Support for SPARQL IN and NOT IN, the new class signals

I made some documentation about our SPARQL-IN feature that we recently added. I added some interesting use-cases like doing an insert and a delete based on in values.

For the new class signal API that we’re developing this and next week, we’ll probably emit the IDs that tracker:id() would give you if you’d use that on a resource. This means that IN is very useful for the purpose of giving you metadata of resources that are in the list of IDs that you just received from the class signal.

We never documented tracker:id() very much, as it’s not an RDF standard; rather it’s something Tracker specific. But neither are the class signals a RDF standard; they are Tracker specific too. I guess here that makes it usable in combo and turns the status of ‘internal API’, irrelevant.

We’re right now prototyping the new class signals API. It’ll probably be a “sa(iii)a(iii)”:

That’s class-name and two arrays of subject-id, predicate-id, object-id. The class-name is to allow D-Bus filtering. The first array are the deletes and the second are the inserts. We’ll only give you object-ids of non-literal objects (literal objects have no internal object-id). This means that we don’t throw literals to you in the signal (you need to make a query to get them, we’ll throw 0 to you in the signal).

We give you the object-ids because of a use-case that we didn’t cover yet:

Given triple <a> nie:isLogicalPartOf <b>. When <a> is deleted, how do you know <b> during the signal? So the feature request was to do a select ?b { <a> nie:isLogicalPartOf ?b } when <a> is deleted (so the client couldn’t do that query anymore).

With the new signal we’ll give you the ID of <b> when <a> is deleted. We’ll also implement a tracker:uri(integer id) allowing you to get <b> out of that ID. It’ll do something like this, but then much faster: select ?subject { ?subject a rdfs:Resource . FILTER (tracker:id(?subject) IN (%d)) }

I know there will be people screaming for all objects, also literals, in the signals, but we don’t want to flood your D-Bus daemon with all that data. Scream all you want. Really, we don’t. Just do a roundtrip query.

Domain indexes finished, technical conclusions

The support for domain specific indexes is, awaiting review / finished. Although we can further optimize it now. More on that later in this post. Image that you have this ontology:

nie:InformationElement a rdfs:Class .

nie:title a rdf:Property ;
  nrl:maxCardinality 1 ;
  rdfs:domain nie:InformationElement ;
  rdfs:range xsd:string .

nmm:MusicPiece a rdfs:Class ;
  rdfs:subClassOf nie:InformationElement .

nmm:beatsPerMinute a rdf:Property ;
  nrl:maxCardinality 1 ;
  rdfs:domain nmm:MusicPiece ;
  rdfs:range xsd:integer .

With that ontology there are three tables called “Resource”, “nmo:MusicPiece” and “nie:InformationElement” in SQLite’s schema:

  • The “Resource” table has ID and the subject string
  • The “nie:InformationElement” has ID and “nie:title”
  • The “nmm:MusicPiece” one has ID and “nmm:beatsPerMinute”

That’s fairly simple, right? The problem is that when you ORDER BY “nie:title” that you’ll cause a full table scan on “nie:InformationElement”. That’s not good, because there are less “nmm:MusicPiece” records than “nie:InformationElement” ones.

Imagine that we do this SPARQL query:

SELECT ?title WHERE {
   ?resource a nmm:MusicPiece ;
             nie:title ?title
} ORDER BY ?title

We translate that, for you, to this SQL on our schema:

SELECT   "title_u" FROM (
  SELECT "nmm:MusicPiece1"."ID" AS "resource_u",
         "nie:InformationElement2"."nie:title" AS "title_u"
  FROM   "nmm:MusicPiece" AS "nmm:MusicPiece1",
         "nie:InformationElement" AS "nie:InformationElement2"
  WHERE  "nmm:MusicPiece1"."ID" = "nie:InformationElement2"."ID"
  AND    "title_u" IS NOT NULL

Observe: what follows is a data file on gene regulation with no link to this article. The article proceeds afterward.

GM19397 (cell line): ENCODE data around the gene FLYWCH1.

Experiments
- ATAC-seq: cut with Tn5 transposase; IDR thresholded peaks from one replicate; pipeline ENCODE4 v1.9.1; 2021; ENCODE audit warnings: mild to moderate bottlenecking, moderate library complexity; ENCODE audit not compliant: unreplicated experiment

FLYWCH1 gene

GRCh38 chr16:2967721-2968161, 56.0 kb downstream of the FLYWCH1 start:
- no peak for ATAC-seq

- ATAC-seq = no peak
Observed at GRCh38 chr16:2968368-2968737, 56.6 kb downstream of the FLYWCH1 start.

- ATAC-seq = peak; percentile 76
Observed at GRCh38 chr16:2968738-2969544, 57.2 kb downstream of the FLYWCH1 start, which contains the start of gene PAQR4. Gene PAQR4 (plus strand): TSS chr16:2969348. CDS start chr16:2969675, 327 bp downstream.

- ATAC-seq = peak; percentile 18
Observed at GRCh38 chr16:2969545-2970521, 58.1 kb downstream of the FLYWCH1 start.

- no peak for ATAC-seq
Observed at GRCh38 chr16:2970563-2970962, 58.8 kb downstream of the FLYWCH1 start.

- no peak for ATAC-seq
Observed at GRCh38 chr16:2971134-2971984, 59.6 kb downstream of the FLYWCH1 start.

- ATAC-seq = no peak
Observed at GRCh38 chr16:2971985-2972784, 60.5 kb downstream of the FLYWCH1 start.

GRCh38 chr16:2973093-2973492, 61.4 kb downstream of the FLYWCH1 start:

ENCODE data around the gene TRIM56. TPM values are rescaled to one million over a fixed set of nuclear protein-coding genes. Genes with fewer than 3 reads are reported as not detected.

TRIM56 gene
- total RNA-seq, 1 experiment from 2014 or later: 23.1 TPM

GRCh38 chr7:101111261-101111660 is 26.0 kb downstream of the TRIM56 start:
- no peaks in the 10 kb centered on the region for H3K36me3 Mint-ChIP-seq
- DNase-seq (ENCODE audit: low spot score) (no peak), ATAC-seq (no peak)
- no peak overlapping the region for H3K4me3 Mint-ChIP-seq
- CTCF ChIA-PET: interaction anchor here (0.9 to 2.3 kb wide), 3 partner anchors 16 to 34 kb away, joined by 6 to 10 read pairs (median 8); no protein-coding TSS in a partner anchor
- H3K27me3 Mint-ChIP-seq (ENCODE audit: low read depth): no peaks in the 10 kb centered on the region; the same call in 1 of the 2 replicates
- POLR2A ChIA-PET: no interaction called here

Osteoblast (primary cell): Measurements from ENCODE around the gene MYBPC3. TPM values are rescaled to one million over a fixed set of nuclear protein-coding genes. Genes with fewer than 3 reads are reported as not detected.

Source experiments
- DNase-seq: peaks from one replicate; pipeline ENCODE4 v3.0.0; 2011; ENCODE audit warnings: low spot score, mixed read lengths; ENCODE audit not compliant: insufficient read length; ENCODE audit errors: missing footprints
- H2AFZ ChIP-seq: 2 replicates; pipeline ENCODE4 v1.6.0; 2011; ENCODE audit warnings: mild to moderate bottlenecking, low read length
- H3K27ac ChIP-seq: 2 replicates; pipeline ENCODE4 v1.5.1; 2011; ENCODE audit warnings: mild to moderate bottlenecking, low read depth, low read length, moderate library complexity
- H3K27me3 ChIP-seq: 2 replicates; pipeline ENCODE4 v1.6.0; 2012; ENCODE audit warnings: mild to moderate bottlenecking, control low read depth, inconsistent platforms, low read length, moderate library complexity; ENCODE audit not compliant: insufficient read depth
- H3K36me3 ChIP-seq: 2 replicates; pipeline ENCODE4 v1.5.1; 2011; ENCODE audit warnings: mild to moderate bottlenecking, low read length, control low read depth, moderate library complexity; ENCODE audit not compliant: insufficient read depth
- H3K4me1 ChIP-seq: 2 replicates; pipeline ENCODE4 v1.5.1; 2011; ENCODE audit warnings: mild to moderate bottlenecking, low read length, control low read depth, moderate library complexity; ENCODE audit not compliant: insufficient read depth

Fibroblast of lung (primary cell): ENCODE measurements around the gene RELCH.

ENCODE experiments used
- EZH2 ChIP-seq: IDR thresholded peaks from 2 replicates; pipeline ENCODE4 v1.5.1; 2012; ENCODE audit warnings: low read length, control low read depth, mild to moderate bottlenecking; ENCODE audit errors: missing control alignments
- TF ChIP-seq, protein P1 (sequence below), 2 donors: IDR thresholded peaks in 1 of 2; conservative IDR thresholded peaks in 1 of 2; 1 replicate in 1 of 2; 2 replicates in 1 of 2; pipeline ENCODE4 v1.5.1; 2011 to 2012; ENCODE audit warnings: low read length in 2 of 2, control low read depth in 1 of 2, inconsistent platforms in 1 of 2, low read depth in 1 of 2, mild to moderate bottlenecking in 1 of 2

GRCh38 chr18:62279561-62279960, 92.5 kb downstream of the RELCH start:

) ORDER BY "title_u"

OK, so with support for domain indexes we change the ontology like this:

nmm:MusicPiece a rdfs:Class ;
  rdfs:subClassOf nie:InformationElement ;
  tracker:domainIndex nie:title .

Now we’ll have the three tables called “Resource”, “nmo:MusicPiece” and “nie:InformationElement” in SQLite’s schema. But they will look like this:

  • The “Resource” table has ID and the subject string
  • The “nie:InformationElement” has ID and “nie:title”
  • The “nmm:MusicPiece” table now has three columns called ID, “nmm:beatsPerMinute” and “nie:title”

The same data, for titles of music pieces, will be in both “nie:InformationElement” and “nmm:MusicPiece”. We copy to the mirror column during ontology change coping, and when new inserts happen.

When now the rdf:type is known in the SPARQL query as a nmm:MusicPiece, like in the query mentioned earlier, we know that we can use the “nie:title” from the “nmm:MusicPiece” table in SQLite. That allows us to generate you this SQL query:

SELECT   "title_u" FROM (
  SELECT "nmm:MusicPiece1"."ID" AS "resource_u",
         "nmm:MusicPiece1"."nie:title" AS "title_u"
  FROM   "nmm:MusicPiece" AS "nmm:MusicPiece1"
  WHERE  "title_u" IS NOT NULL
) ORDER BY "title_u"

A remaining optimization is when you request a rdf:type that is a subclass of nmm:MusicPiece, like this:

SELECT ?title WHERE {
  ?resource a nmm:MusicPiece, nie:InformationElement ;
            nie:title ?title
} ORDER BY ?title

It’s still not as bad as now the “nie:title” is still taken from the “nmm:MusicPiece” table. But the join with “nie:InformationElement” is still needlessly there (we could just do the earlier SQL query in this case):

SELECT   "title_u" FROM (
  SELECT "nmm:MusicPiece1"."ID" AS "resource_u",
         "nmm:MusicPiece1"."nie:title" AS "title_u"
  FROM   "nmm:MusicPiece" AS "nmm:MusicPiece1",
         "nie:InformationElement" AS "nie:InformationElement2"
  WHERE  "nmm:MusicPiece1"."ID" = "nie:InformationElement2"."ID"
  AND    "title_u" IS NOT NULL
) ORDER BY "title_u"

We will probably optimize this specific use-case further later this week.

Friday’s performance improvements in Tracker

The crawler’s modification time queries

Yesterday we optimized the crawler’s query that gets the modification time of files. We use this timestamp to know whether or not a file must be reindexed.

Originally, we used a custom SQLite function called tracker:uri-is-parent() in SPARQL. This, however, caused a full table scan. As long as your SQL table for nfo:FileDataObjects wasn’t too large, that wasn’t a huge problem. But it didn’t scale linear. I started with optimizing the function itself. It was using a strlen() so I replaced that with a sqlite3_value_bytes(). We only store UTF-8, so that worked fine. It gained me ~ 10%; not enough.

So this commit was a better improvement. First it makes nfo:belongsToContainer an indexed property. The x nfo:belongsToContainer p means x is in a directory p for file resources. The commit changes the query to use the property that is now indexed.